First they said that they were killed by gunmen, then it was that they were killed by Mexican troops and they were sorry, and now they say they were killed by criminals afterall.
A joint investigation by Mexican military and civilian prosecutors concluded that drug-cartel gunmen, not soldiers, were responsible for the deaths of two children during a confrontation in the northern state of Tamaulipas, officials said here Friday.
The youngsters were killed April 3 on the road linking the towns of Nueva Ciudad Guerrero and Ciudad Mier, where a family of 13 traveling in an SUV was caught in a crossfire between troops and gunmen.
Bryan and Martin Almanza Salazar, ages 5 and 9, were killed and seven other family members wounded. The survivors blamed the military, saying that the troops opened fire without provocation.
The SUV in which the family was travelling on during the attack. The impacts from bullets and grende can be seen on the rear of he vehicle.
At a press briefing Friday in Mexico City, the chief military prosecutor, Gen. Jose Luis Chavez Garcia, said the soldiers went to the road in Tamaulipas based on an anonymous tip about a battle between rival criminal groups.
Finding six bullet-riddled SUVs abandoned at the scene, the troops continued down the road until they encountered a convoy of seven SUVs traveling in the opposite direction, whose occupants opened fire on the soldiers.
Four of the seven SUVs fled and the Almanza Salazar family’s vehicle ended up between two other vehicles carrying gunmen, Gen. Chavez said.
Autopsies determined the two children were killed by shrapnel from a launcher-propelled 40 mm grenade that struck the back of the family’s vehicle, a type of munition the Mexican army doesn’t use, according to Chavez.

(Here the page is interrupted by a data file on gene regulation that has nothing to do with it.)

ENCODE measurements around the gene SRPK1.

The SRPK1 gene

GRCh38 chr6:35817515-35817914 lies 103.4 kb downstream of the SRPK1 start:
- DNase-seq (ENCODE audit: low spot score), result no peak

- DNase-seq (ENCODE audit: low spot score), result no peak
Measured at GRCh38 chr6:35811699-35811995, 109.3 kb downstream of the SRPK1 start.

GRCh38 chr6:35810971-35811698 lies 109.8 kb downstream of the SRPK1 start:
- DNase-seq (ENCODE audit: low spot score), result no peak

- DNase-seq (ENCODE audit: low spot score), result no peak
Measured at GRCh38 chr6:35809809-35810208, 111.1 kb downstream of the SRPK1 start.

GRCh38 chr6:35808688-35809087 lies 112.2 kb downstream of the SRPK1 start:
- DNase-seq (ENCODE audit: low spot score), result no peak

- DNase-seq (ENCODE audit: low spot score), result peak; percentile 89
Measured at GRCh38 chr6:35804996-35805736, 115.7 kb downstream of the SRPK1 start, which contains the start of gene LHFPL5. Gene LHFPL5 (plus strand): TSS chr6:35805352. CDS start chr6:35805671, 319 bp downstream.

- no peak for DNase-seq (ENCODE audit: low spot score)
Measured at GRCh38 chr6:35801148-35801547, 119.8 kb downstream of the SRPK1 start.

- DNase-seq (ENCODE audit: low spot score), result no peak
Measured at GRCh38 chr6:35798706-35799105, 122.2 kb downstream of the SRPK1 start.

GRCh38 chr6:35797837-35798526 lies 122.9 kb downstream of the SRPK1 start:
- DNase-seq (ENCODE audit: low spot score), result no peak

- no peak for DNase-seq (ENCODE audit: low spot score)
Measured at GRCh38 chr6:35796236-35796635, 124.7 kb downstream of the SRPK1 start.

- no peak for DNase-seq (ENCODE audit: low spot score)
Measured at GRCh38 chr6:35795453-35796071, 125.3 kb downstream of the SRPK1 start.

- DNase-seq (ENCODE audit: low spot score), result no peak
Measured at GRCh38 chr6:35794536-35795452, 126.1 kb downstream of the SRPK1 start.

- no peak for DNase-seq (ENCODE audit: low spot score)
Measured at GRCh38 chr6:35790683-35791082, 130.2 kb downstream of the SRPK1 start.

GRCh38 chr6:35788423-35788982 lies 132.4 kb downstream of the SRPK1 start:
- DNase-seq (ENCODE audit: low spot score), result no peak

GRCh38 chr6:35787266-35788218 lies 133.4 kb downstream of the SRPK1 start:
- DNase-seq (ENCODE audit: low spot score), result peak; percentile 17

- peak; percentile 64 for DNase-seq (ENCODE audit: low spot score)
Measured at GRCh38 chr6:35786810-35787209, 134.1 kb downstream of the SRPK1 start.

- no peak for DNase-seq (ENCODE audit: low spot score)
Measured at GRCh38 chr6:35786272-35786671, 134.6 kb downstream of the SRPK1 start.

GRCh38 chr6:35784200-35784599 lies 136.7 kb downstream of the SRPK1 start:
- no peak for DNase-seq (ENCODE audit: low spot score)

He acknowledged, however, that some of the rounds fired by the soldiers did hit the Almanza Salazar vehicle.
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The soldiers killed my children: Cynthia Salazar.
The mother of the two children who lost their lives in Tamaulipas, Cynthia Salazar, disputed the version released by the Ministry of National Defense (SEDENA) in the claim that her sons were killed from grenades
"Bryan died from impacts of bullets, not grenades, and things did not happen like they say," she denounced the version from the military.
In a radio interview she said: "I am 100% sure that it was the soldiers who attacked my family."
Yesterday morning the Attorney General of Military Justice, Jose Luis Chavez Garcia, said that according to a report from the military the children were killed by "shrapnel from grenades that are not used by the Army."
However, Mrs. Salazar insisted that "Bryan died of impacts from bullets. He died while in my arms when I got off the truck."
After her interview, the family lawyer, Raymundo Ramos, said he will reach out to the international community if necessary, and invited President Felipe Calderón to attend a town hall meeting in Tamaulipas like he did in Ciudad Juarez, Chihuahua, following the massacre of 16 teenagers in Villas de Salvácar.
I another development the National Human Rights Commission (NHRC) today announced that the reports and opinions submitted by the military will be compared with their own investigations.
This was announced by the representative of NHRC, Raul Plascencia, while presiding over a press conference in Culiacán based on a report from the work of the state ombudsman, Juan José Ríos Estavillo.
Plascencia reminded everyone that in 2009 the military received the highest number of complaints with a total of 30 cases and the worst is that the military forces continue with these practices.